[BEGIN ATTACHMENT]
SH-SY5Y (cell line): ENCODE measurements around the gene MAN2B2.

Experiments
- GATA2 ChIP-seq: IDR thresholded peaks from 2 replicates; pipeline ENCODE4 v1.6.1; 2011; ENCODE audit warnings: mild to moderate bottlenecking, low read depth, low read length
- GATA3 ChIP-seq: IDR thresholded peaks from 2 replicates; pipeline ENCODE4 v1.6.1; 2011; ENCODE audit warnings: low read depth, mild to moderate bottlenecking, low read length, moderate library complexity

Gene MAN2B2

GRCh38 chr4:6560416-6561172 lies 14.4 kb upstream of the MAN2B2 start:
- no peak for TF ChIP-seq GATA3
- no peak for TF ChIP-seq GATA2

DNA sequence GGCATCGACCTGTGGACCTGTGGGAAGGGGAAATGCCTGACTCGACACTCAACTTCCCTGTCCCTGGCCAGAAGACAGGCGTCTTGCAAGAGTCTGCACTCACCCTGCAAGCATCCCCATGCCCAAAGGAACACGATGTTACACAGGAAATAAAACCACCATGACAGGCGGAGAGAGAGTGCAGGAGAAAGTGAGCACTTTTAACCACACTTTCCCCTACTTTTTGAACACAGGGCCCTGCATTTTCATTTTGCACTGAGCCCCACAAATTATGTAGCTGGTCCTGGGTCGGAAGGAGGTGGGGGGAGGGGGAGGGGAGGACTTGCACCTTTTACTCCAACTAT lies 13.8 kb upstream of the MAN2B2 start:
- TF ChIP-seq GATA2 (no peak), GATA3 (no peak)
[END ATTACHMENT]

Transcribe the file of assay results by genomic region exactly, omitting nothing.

SH-SY5Y (cell line): ENCODE measurements around the gene MAN2B2.

Experiments
- GATA2 ChIP-seq: IDR thresholded peaks from 2 replicates; pipeline ENCODE4 v1.6.1; 2011; ENCODE audit warnings: mild to moderate bottlenecking, low read depth, low read length
- GATA3 ChIP-seq: IDR thresholded peaks from 2 replicates; pipeline ENCODE4 v1.6.1; 2011; ENCODE audit warnings: low read depth, mild to moderate bottlenecking, low read length, moderate library complexity

Gene MAN2B2

GRCh38 chr4:6560416-6561172 lies 14.4 kb upstream of the MAN2B2 start:
- no peak for TF ChIP-seq GATA3
- no peak for TF ChIP-seq GATA2

DNA sequence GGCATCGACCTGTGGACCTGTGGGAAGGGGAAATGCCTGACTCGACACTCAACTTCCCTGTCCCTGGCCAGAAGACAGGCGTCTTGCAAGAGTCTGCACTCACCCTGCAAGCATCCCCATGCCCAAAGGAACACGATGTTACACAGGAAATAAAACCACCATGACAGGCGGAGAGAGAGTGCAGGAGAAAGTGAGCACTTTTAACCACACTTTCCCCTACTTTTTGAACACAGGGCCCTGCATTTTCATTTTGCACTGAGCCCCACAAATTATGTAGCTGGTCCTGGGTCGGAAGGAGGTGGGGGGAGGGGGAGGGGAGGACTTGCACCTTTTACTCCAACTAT lies 13.8 kb upstream of the MAN2B2 start:
- TF ChIP-seq GATA2 (no peak), GATA3 (no peak)